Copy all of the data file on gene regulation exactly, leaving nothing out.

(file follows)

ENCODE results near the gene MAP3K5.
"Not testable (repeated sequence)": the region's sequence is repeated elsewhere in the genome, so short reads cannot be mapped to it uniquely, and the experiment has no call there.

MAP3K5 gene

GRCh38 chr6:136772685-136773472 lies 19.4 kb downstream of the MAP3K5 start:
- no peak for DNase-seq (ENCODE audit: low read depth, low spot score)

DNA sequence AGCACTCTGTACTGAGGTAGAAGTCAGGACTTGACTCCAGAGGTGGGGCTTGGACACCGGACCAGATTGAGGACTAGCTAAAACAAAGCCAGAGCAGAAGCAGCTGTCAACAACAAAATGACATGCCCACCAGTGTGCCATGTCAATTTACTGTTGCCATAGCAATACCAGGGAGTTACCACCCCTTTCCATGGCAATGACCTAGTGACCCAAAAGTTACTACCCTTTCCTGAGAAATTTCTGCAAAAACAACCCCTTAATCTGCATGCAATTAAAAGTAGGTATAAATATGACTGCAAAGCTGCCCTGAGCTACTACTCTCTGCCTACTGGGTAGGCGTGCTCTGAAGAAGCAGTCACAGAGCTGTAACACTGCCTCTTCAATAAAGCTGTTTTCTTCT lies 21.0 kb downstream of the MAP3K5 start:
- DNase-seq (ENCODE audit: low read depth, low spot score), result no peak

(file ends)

ENCODE results near the gene MAP3K5.
"Not testable (repeated sequence)": the region's sequence is repeated elsewhere in the genome, so short reads cannot be mapped to it uniquely, and the experiment has no call there.

MAP3K5 gene

GRCh38 chr6:136772685-136773472 lies 19.4 kb downstream of the MAP3K5 start:
- no peak for DNase-seq (ENCODE audit: low read depth, low spot score)

DNA sequence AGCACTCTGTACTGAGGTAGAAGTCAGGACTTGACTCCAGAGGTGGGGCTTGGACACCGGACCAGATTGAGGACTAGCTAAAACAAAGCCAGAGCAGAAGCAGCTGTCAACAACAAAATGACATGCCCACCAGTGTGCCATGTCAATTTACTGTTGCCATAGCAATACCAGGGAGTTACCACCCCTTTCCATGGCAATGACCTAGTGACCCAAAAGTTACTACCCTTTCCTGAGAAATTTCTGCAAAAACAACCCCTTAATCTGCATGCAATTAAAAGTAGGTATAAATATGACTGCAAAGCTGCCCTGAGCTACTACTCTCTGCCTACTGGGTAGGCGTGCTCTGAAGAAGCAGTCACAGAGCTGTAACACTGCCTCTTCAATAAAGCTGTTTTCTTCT lies 21.0 kb downstream of the MAP3K5 start:
- DNase-seq (ENCODE audit: low read depth, low spot score), result no peak